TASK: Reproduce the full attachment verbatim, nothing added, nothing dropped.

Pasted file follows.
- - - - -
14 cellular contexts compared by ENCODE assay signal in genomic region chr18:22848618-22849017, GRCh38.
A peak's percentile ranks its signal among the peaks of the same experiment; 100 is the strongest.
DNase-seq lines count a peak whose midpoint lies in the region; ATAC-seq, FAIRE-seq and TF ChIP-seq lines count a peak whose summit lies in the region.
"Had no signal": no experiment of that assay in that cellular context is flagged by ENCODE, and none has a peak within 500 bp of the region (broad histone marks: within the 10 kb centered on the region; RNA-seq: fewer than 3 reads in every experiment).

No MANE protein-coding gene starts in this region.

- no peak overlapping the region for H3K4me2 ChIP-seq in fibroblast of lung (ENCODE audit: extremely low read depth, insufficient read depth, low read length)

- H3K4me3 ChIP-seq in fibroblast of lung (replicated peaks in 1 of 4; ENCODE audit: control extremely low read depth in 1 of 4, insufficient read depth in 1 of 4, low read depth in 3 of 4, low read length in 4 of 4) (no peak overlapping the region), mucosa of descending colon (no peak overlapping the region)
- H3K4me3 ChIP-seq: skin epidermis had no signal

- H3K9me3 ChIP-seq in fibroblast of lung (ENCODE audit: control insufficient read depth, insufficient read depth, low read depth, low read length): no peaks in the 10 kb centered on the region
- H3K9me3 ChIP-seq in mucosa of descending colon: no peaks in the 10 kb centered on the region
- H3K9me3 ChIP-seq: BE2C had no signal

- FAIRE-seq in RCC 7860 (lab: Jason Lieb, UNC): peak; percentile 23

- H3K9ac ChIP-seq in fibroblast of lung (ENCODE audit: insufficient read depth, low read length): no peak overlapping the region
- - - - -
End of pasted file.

14 cellular contexts compared by ENCODE assay signal in genomic region chr18:22848618-22849017, GRCh38.
A peak's percentile ranks its signal among the peaks of the same experiment; 100 is the strongest.
DNase-seq lines count a peak whose midpoint lies in the region; ATAC-seq, FAIRE-seq and TF ChIP-seq lines count a peak whose summit lies in the region.
"Had no signal": no experiment of that assay in that cellular context is flagged by ENCODE, and none has a peak within 500 bp of the region (broad histone marks: within the 10 kb centered on the region; RNA-seq: fewer than 3 reads in every experiment).

No MANE protein-coding gene starts in this region.

- no peak overlapping the region for H3K4me2 ChIP-seq in fibroblast of lung (ENCODE audit: extremely low read depth, insufficient read depth, low read length)

- H3K4me3 ChIP-seq in fibroblast of lung (replicated peaks in 1 of 4; ENCODE audit: control extremely low read depth in 1 of 4, insufficient read depth in 1 of 4, low read depth in 3 of 4, low read length in 4 of 4) (no peak overlapping the region), mucosa of descending colon (no peak overlapping the region)
- H3K4me3 ChIP-seq: skin epidermis had no signal

- H3K9me3 ChIP-seq in fibroblast of lung (ENCODE audit: control insufficient read depth, insufficient read depth, low read depth, low read length): no peaks in the 10 kb centered on the region
- H3K9me3 ChIP-seq in mucosa of descending colon: no peaks in the 10 kb centered on the region
- H3K9me3 ChIP-seq: BE2C had no signal

- FAIRE-seq in RCC 7860 (lab: Jason Lieb, UNC): peak; percentile 23

- H3K9ac ChIP-seq in fibroblast of lung (ENCODE audit: insufficient read depth, low read length): no peak overlapping the region